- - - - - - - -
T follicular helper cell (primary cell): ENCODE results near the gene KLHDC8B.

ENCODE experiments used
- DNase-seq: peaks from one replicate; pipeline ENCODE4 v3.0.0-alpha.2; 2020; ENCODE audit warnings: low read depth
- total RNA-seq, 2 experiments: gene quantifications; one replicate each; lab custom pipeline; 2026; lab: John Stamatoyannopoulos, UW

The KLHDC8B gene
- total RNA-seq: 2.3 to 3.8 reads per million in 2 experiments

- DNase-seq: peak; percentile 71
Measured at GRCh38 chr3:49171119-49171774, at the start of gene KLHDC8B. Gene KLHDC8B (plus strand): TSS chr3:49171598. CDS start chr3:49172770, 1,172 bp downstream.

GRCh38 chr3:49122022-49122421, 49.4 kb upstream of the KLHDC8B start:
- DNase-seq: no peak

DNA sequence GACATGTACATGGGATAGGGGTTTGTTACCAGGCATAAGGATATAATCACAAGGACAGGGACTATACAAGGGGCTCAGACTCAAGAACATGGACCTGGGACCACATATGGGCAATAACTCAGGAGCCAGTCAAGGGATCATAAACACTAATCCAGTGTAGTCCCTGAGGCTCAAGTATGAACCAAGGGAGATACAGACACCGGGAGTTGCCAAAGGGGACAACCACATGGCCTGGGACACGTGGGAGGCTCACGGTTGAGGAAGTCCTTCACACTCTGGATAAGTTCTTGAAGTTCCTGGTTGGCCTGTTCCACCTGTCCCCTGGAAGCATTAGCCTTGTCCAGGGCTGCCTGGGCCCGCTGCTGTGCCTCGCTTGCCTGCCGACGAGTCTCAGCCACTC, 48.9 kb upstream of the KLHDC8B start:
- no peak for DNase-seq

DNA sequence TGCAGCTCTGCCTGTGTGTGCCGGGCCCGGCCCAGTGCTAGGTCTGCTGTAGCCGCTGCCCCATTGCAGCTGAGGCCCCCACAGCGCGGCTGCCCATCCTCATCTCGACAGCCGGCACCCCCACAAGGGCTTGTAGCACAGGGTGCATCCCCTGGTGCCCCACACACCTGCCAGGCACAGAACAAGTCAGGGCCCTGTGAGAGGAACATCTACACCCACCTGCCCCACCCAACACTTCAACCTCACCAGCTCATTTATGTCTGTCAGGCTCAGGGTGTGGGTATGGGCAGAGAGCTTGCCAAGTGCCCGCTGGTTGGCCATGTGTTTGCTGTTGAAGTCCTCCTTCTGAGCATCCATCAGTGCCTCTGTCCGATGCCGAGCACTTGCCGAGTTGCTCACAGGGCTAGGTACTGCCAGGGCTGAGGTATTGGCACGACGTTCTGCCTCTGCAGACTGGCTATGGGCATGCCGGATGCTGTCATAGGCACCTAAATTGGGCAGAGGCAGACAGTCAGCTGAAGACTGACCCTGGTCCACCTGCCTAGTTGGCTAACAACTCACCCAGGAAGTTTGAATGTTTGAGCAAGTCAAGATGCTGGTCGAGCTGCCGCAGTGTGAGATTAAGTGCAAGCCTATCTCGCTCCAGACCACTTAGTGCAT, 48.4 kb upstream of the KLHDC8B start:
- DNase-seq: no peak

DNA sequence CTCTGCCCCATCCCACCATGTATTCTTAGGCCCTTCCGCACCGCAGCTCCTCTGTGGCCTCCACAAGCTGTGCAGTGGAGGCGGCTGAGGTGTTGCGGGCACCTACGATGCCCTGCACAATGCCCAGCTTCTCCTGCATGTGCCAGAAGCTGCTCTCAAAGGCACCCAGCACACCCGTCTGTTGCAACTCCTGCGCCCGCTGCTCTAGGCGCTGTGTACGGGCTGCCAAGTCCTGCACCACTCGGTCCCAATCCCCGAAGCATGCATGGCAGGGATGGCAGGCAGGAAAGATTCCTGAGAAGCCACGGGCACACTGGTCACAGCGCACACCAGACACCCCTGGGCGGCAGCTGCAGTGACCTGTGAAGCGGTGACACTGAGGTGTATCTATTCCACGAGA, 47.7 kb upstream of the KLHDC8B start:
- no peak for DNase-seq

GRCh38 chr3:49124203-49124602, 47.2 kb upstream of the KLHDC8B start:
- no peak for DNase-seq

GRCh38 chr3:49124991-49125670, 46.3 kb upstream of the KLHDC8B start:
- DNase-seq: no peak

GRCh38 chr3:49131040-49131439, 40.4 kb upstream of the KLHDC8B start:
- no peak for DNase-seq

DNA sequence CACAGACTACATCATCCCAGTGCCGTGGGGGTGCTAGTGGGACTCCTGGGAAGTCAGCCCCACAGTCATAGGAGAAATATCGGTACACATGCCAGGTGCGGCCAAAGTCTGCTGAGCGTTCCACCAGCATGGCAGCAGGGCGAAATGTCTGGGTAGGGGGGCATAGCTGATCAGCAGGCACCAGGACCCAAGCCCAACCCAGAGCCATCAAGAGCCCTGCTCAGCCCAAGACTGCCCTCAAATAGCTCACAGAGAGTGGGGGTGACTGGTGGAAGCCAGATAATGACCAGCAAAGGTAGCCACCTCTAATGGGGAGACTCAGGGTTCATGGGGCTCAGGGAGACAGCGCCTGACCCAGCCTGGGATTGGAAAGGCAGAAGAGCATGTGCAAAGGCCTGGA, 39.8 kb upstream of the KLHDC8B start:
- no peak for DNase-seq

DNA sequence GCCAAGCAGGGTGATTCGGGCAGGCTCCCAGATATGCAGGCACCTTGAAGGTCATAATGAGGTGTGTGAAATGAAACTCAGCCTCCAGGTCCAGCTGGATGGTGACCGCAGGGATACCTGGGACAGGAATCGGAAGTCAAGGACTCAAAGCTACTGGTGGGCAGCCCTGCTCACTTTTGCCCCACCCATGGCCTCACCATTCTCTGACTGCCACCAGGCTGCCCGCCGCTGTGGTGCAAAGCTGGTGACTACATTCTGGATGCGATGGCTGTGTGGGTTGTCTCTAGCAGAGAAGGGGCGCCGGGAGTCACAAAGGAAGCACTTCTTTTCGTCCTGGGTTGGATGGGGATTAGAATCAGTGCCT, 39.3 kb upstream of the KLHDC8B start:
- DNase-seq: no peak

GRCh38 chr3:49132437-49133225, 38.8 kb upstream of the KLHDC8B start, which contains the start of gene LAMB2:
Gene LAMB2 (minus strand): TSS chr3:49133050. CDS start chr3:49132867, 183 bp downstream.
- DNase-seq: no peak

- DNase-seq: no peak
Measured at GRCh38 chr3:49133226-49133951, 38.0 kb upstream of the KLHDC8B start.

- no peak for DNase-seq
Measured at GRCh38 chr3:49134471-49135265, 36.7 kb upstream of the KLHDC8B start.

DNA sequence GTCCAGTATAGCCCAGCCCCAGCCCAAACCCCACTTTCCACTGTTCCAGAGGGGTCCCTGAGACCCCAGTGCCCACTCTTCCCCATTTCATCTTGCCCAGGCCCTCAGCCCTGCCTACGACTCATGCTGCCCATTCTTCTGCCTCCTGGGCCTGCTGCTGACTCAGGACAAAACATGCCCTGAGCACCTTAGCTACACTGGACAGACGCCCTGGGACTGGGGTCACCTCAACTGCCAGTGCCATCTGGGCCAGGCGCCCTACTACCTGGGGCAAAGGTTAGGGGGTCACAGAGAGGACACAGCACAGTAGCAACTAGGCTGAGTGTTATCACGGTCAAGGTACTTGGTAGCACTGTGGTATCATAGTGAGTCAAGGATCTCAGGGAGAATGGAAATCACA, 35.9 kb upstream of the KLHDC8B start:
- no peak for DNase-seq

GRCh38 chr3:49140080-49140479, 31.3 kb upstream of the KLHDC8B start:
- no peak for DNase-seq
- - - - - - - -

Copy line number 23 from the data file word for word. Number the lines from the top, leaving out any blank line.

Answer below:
DNA sequence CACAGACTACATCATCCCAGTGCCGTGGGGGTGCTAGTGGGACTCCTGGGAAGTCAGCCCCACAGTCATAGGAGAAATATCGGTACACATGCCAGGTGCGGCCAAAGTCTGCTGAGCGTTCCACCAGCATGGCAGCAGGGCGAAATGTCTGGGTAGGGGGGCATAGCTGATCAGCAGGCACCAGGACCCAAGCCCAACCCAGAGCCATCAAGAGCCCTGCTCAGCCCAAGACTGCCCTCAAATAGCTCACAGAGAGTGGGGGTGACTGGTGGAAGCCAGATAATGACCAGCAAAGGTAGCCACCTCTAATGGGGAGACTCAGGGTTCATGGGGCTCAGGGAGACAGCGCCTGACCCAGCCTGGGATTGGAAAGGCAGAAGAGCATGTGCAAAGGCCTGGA, 39.8 kb upstream of the KLHDC8B start: